Antis in turn seized five Mormons whom they held as "hostages,"
and the northern part of Hancock County and a part of McDonough
were in a state of alarm.

* The Eagle stated that the farm where the Mormons were at work
had been bought by a New Citizen, who had sent out both Mormons
and New Citizens to cut the grain.


Civil chaos ensued. General Hardin and Major Warren had joined
the federal army that was to march against Mexico, and their cool
judgment was greatly missed. One Carlin, appointed as a special
constable, called on the citizens of Hancock County to assemble
as his posse to assist in executing warrants in Nauvoo, and the
Mormons of that city at once took steps to resist arrests by him.
Governor Ford sent Major Parker of Fulton County, who was a Whig,
to make an inquiry at Nauvoo and defend that city against
rioting, and Mr. Brayman remained there to report to him on the
course of affairs.

What was called at that time, in Illinois, "the last Mormon war"
opened with a fusillade of correspondence between Carlin and
Major Parker. Parker issued a proclamation, calling on all good
citizens to return to their homes, and Carlin declared that he
would obey no authority which tried to prevent him from doing his
duty, telling the major that it would "take something more than
words" to disperse his posse. While Parker was issuing a series
of proclamations, the so-called posse was, on August 25, placed
under the command of Colonel J. B. Chittenden of Adams County,
who was superseded three days later by Colonel Singleton. Colonel
Singleton was successful in arranging with Major Parker terms of
peace, which provided among other things that all the Mormons
should be out of the state in sixty days, except heads of
families who remained to close their business; but the colonel's
officers rejected this agreement, and the colonel thereupon left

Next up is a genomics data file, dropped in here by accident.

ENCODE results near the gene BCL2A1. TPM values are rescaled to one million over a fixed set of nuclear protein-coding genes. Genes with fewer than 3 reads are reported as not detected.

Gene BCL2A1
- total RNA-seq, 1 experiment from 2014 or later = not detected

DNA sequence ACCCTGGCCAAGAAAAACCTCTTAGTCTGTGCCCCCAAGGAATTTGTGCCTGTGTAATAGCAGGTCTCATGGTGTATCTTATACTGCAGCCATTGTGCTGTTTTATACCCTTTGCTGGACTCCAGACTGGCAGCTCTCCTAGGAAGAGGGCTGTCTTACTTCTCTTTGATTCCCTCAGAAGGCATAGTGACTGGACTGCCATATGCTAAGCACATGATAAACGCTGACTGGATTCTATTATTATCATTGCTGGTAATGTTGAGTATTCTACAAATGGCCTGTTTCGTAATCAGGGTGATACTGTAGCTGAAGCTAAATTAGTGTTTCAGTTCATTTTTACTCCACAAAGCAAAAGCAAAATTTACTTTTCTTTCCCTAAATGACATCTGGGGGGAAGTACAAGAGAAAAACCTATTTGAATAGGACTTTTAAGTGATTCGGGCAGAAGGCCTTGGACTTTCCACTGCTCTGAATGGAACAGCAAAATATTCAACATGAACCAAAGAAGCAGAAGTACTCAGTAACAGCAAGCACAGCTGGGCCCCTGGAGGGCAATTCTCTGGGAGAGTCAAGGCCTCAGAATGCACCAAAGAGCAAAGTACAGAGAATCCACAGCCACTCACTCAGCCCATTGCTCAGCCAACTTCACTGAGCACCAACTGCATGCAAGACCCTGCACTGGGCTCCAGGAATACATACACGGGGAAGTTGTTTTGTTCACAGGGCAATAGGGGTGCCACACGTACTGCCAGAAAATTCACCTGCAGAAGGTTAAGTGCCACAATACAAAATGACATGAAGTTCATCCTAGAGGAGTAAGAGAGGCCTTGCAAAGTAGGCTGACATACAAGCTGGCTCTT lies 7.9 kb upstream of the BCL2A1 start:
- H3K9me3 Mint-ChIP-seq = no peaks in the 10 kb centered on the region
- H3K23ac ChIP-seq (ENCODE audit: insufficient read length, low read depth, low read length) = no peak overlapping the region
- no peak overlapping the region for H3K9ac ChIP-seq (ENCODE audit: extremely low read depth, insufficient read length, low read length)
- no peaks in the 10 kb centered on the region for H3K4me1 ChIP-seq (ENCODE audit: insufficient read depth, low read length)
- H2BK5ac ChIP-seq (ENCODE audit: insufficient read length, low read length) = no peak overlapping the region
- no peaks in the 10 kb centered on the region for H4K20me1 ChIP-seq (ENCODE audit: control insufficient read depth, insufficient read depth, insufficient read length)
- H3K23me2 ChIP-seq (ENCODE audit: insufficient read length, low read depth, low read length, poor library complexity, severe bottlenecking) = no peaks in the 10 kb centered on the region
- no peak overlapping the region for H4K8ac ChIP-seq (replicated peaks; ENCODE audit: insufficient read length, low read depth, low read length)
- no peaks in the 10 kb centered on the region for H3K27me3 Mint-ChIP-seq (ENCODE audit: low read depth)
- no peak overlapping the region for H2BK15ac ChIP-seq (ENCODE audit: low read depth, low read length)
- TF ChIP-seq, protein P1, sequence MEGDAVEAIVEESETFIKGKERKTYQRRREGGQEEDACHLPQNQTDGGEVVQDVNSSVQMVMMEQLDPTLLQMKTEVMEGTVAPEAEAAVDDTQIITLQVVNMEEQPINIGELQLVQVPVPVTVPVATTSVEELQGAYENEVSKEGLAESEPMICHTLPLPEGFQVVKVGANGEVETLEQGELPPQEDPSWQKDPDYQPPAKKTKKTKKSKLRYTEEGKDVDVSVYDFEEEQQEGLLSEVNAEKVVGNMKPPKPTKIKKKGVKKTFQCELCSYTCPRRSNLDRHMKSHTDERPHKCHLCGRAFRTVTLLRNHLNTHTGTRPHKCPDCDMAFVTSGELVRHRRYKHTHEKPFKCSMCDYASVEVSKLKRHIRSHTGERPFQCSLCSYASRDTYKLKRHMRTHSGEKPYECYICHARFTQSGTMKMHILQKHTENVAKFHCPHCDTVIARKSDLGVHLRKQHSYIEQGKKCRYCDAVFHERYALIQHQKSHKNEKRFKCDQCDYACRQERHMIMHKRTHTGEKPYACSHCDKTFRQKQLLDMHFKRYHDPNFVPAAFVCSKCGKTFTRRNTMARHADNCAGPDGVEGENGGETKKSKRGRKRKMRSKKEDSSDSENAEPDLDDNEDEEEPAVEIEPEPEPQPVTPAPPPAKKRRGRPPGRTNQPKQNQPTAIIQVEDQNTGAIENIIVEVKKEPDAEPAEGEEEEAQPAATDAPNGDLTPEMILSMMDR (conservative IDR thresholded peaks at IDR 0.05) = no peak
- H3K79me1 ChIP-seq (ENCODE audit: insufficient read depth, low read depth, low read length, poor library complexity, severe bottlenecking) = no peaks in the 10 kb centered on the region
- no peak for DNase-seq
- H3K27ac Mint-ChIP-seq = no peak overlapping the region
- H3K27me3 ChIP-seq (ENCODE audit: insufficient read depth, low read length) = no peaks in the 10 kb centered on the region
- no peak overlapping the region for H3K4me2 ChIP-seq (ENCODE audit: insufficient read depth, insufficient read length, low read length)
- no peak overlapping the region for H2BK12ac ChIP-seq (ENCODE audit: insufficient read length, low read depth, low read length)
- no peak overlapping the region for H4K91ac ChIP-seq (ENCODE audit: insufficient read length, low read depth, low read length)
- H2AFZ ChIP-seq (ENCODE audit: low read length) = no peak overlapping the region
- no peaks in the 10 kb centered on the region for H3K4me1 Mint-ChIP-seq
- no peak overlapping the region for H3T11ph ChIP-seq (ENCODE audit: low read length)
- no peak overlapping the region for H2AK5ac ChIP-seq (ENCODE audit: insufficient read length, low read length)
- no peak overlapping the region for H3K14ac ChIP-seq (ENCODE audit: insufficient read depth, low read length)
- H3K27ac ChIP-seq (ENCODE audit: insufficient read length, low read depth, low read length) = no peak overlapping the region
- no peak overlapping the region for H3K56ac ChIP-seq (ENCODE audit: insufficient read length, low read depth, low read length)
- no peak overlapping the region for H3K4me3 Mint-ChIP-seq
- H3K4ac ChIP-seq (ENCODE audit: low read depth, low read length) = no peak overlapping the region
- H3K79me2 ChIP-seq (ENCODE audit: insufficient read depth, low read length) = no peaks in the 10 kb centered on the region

the camp. Carlin at once appointed Colonel Brockman to the chief
command. He was a Campbellite preacher who, according to Ford,
had been a public defaulter and had been "silenced" by his
church. After rejecting another offer of compromise made by the
Mormons, Brockman, on September 11, with about seven hundred men
who called themselves a posse, advanced against Nauvoo, with some
small field pieces. Governor Ford had authorized Major Flood,
commanding the militia of Adams County, to raise a force to
preserve order in Hancock; but the major, knowing that such
action would only incense the force of the Antis, disregarded the
governor's request. At this juncture Major Parker was relieved of
the command at Nauvoo and succeeded by Major B. Clifford, Jr., of
the 33rd regiment of Illinois Volunteers.

On the morning of September 12, Brockman sent into Nauvoo a
demand for its surrender, with the pledge that there would be no
destruction of property or life "unless absolutely necessary in
self-defence." Major Clifford rejected this proposition, advised
Brockman to disperse his force, and named Mayor Wood of Quincy
and J. P. Eddy, a St. Louis merchant then in Nauvoo, as
recipients of any further propositions from the Antis.

The forces at this time were drawn up against one another, the
Mormons behind a breastwork which they had erected during the
night, and the Antis on a piece of high ground nearer the city
than their camp. Brayman says that an estimate which placed the
Mormon force at five hundred or six hundred was a great
exaggeration, and that the only artillery they had was six pieces
which they fashioned for themselves, by breaking some steamboat
shafts to the proper length and boring them out so that they
would receive a six-pound shot.

When Clifford's reply was received, the commander of the Antis
sent out the Warsaw riflemen as flankers on the right and left;
directed the Lima Guards, with one cannon, to take a position a
mile to the front of the camp and occupy the attention of the men
behind the Mormon breastwork, who had opened fire; and then
marched the main body through a cornfield and orchard to the city
itself. Both sides kept up an artillery fire while the advance
was taking place.

When the Antis reached the settled part of the city, the firing
became general, but was of an independent character. The Mormons
in most cases fired from their houses, while the Antis found such
shelter as they could in a cornfield and along a worm fence.
After about an hour of such fighting, Brockman, discovering that
all of the sixty-one cannon balls with which he had provided
himself had been shot away, decided that it was perilous "to risk
a further advance without these necessary instruments."
Accordingly, he ordered a retreat and his whole force returned to
its camp. In this engagement no Antis were killed, and the
surgeon's list named only eight wounded, one of whom died. Three
citizens of Nauvoo were killed. The Mormons had the better
protection in their houses, but the other side made rather
effective use of their artillery.

The Antis began at once intrenching their camp, and sent to
Quincy for ammunition. There were some exchanges of shots on
Sunday and Monday, and three Antis were wounded on the latter